Evaluation of the carbon cycle components in the Norwegian Earth System Model (NorESM)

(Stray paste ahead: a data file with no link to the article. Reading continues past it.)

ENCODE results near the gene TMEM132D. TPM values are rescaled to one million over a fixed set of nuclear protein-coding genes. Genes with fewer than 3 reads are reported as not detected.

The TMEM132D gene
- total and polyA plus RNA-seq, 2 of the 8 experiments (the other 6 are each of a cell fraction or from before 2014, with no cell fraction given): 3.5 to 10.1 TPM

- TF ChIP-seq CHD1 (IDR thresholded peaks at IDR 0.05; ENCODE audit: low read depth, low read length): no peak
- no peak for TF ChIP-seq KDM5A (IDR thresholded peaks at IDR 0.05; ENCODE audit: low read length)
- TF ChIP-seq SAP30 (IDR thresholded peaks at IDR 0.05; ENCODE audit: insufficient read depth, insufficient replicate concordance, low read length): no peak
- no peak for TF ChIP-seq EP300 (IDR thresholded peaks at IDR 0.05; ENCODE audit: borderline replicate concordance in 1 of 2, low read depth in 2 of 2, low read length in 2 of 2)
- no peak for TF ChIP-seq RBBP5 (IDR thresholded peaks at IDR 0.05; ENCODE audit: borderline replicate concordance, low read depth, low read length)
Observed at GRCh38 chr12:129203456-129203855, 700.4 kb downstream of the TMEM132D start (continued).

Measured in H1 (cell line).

The recently developed Norwegian Earth System Model (NorESM) is employed for simulations contributing to the CMIP5 (Coupled Model Intercomparison Project phase 5) experiments and the fifth assessment report of the Intergovernmental Panel on Climate Change (IPCC-AR5). In this manuscript, we focus on evaluating the ocean and land carbon cycle components of the NorESM, based on the control and historical simulations. Many of the observed large scale ocean biogeochemical features are reproduced satisfactorily by the NorESM. When compared to the climatological estimates from the World Ocean Atlas (WOA), the model simulated temperature, salinity, oxygen, and phosphate distributions agree reasonably well in both the surface layer and deep water structure. However, the model simulates a relatively strong overturning circulation strength that leads to noticeable model-data bias, especially within the North Atlantic Deep Water (NADW). This strong overturning circulation slightly distorts the structure of the biogeochemical tracers at depth. Advancements in simulating the oceanic mixed layer depth with respect to the previous generation model particularly improve the surface tracer distribution as well as the upper ocean biogeochemical processes, particularly in the Southern Ocean. Consequently, near surface ocean processes such as biological production and air-sea gas exchange, are in good agreement with climatological observations. NorESM reproduces the general pattern of land-vegetation gross primary productivity (GPP) when compared to the observationally-based values derived from the FLUXNET network of eddy covariance towers. Globally, the NorESM simulated annual mean GPP and terrestrial respiration are 129.8 and 106.6 Pg C yr<sup>−1</sup>, slightly larger than observed of 119.4 ± 5.9 and 96.4 ± 6.0 Pg C yr<sup>−1</sup>. The latitudinal distribution of GPP fluxes simulated by NorESM shows a GPP overestimation of 10% in the tropics and a substantial underestimation of GPP at high latitudes.